Paramount Pictures' chief Sherry Lansing, the first woman ever to head a major Hollywood studio, will step down from her powerful post after 12 years, she announced earlier this week.
Lansing, 60, under whose tenure the studio produced mega-hits such as Forrest Gump, Braveheart and Mission Impossible, said she would quit as chairman of Paramount Motion Picture Group when her contract expires at the end of next year.
The departure of the former actress and model marks a watershed for the lady who paved the way for powerful women in Tinseltown. It is a milestone in Hollywood history and comes as the studio battles to reverse a slump in its box office fortunes.
Lansing said she informed the co-president of Paramount's parent company Viacom, Tom Freston, of her move well in advance so that the group would have time to find a replacement.
"After a great deal of thought, I informed Tom Freston that I do not intend to renew my contract," she said in a statement.
"I'll have been in this job for 12 years and have had the opportunity and the privilege to work with the very best the entertainment industry has to offer," Lansing added.
"I have been able to accomplish more than I could have hoped for in the motion picture business. I move on with great memories, many friendships and few regrets. But now it is time for new challenges."
Groundbreaker Lansing cleared the way for other women to rise in the ranks in male-dominated Hollywood after she became its first female head of production when she won that post at 20th Century Fox in 1980.
Seen as an unflappable executive in one of the most high-pressure posts in the entertainment industry, she oversaw such classic productions as The China Syndrome, Fatal Attraction and The Accused with Jodie Foster.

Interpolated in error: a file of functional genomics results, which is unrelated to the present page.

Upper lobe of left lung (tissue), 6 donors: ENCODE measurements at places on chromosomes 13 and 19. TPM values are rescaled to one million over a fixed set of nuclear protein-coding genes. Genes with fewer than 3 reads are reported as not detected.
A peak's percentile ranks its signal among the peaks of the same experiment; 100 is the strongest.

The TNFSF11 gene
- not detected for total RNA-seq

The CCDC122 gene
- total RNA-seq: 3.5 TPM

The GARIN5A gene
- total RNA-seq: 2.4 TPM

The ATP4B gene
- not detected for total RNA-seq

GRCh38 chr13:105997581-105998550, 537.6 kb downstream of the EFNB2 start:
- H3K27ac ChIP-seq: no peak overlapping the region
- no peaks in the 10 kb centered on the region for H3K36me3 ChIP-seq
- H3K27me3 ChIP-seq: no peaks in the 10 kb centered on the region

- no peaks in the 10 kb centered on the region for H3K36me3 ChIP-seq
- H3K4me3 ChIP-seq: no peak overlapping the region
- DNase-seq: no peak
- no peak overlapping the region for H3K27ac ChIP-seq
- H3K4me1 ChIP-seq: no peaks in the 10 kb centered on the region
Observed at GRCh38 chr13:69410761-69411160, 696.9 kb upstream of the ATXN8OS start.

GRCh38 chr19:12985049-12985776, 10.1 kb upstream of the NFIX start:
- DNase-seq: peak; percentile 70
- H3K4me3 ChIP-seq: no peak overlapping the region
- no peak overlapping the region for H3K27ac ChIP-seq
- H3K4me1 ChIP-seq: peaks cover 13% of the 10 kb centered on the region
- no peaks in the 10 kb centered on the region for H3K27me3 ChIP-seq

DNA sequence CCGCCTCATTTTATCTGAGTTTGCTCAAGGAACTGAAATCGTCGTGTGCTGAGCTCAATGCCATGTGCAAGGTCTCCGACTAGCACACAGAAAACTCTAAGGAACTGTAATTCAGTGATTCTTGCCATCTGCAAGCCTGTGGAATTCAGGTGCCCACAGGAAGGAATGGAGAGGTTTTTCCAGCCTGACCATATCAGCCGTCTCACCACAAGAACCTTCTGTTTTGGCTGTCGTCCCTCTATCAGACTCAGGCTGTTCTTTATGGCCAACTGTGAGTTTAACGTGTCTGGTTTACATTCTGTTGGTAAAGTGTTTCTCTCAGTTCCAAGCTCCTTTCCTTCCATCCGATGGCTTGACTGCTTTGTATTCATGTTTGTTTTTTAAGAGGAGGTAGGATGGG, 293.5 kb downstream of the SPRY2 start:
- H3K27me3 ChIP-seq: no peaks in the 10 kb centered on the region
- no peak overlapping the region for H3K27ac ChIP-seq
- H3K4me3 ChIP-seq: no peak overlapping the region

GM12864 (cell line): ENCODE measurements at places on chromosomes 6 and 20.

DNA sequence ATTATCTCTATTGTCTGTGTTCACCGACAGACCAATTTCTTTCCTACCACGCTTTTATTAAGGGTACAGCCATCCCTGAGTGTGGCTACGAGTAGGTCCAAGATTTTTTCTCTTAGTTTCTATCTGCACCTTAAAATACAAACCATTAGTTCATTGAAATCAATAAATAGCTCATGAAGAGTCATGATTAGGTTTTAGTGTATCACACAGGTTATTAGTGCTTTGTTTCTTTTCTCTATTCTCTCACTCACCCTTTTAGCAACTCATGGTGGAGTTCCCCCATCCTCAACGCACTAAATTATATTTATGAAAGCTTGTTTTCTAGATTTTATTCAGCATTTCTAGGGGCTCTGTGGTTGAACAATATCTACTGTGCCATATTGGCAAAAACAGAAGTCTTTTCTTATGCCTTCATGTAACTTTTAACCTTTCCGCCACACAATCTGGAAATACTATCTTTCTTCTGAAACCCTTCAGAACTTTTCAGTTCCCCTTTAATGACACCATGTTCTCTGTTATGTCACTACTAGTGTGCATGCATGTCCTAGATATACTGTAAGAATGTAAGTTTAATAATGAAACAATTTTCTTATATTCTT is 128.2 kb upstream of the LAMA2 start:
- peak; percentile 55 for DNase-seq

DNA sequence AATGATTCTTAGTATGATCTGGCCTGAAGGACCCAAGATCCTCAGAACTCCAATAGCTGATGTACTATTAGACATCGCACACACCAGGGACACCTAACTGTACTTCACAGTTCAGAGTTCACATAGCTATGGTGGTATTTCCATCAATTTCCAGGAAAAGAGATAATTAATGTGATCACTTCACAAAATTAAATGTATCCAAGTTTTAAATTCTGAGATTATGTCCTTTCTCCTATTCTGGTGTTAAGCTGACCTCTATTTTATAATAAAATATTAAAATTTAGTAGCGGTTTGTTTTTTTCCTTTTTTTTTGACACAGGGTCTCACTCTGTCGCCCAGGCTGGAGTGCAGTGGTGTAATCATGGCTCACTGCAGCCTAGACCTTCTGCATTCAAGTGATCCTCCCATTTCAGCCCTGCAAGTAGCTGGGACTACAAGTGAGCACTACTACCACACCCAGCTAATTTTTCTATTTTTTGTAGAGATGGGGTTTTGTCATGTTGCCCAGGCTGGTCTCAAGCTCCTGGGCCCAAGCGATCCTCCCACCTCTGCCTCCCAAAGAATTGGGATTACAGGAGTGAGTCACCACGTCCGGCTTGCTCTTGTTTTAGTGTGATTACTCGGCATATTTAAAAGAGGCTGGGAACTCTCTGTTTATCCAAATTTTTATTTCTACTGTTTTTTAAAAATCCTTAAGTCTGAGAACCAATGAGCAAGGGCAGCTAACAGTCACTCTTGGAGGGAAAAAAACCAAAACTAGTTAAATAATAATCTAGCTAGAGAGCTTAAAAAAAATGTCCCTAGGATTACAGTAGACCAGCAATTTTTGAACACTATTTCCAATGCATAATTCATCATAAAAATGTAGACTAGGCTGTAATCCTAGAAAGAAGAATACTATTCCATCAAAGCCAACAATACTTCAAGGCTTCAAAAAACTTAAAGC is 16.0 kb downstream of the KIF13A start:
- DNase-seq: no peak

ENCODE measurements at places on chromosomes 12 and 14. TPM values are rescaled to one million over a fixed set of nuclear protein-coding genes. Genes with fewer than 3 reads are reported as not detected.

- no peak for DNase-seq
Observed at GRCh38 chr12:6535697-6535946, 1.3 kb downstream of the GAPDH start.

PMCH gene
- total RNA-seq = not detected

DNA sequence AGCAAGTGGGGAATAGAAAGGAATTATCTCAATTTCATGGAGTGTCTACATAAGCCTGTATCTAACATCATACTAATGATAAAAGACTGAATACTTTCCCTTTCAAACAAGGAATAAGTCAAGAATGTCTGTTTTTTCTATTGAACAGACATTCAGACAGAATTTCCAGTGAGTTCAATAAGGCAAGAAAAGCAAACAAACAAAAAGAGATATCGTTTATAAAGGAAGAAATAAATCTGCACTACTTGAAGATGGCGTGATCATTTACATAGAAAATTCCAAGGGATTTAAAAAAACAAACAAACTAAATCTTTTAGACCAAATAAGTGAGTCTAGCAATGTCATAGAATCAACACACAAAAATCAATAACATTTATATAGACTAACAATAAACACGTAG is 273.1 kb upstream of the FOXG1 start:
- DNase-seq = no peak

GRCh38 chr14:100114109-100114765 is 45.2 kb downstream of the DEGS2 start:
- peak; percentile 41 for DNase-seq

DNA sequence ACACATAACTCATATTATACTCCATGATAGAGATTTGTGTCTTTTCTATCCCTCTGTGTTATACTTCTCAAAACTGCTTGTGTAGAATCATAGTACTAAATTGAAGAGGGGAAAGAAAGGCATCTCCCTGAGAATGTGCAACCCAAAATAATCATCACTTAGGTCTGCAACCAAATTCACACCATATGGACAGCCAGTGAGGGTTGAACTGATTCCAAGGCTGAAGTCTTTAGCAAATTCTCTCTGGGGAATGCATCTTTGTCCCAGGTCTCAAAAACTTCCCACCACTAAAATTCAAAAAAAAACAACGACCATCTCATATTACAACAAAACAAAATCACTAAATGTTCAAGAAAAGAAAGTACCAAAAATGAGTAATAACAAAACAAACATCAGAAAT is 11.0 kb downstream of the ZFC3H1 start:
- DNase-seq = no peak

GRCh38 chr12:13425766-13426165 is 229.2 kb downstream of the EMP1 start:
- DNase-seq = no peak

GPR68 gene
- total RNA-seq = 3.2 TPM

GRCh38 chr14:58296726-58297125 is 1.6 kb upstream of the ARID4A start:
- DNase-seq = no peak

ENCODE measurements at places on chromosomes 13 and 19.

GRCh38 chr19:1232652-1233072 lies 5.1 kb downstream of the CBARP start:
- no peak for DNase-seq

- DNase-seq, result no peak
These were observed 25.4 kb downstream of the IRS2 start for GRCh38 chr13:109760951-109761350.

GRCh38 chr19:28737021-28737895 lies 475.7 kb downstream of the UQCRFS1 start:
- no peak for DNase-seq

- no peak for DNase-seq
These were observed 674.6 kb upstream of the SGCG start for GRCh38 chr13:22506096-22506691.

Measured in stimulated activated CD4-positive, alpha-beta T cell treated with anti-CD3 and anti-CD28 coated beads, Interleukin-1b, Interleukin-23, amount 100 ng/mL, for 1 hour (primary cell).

Her departure as the head of the 92-year-old Paramount Pictures comes amid a general reorganization at Viacom that saw Lansing's co-head at Paramount, Jonathan Dolgen, leave in June.
That shake-up took place shortly after Freston and CBS chief Les Moonves became Viacom's
co-president's earlier in June.
But Lansing's departure also follows period during which Paramount produced more box office misses than hits as competition between Tinseltown studios increased.
Paramount has been perceived as having played it too safe with the projects it has chosen to back over the past three years.
Last weekend's disappointing performance of Paramount's remake of the 1966 Michael Caine hit Alfie, starring Jude Law and Susan Sarandon, has served to add to that impression.
But chiefs of the media giant Viacom had only praise for Lansing following her announcement that she would stand down.
"Few have had as long and as successful a career in running a movie studio as Sherry Lansing," Freston said.
"She leaves at the top of the game and I am sure she will end up right back at the top of whatever she chooses to do next."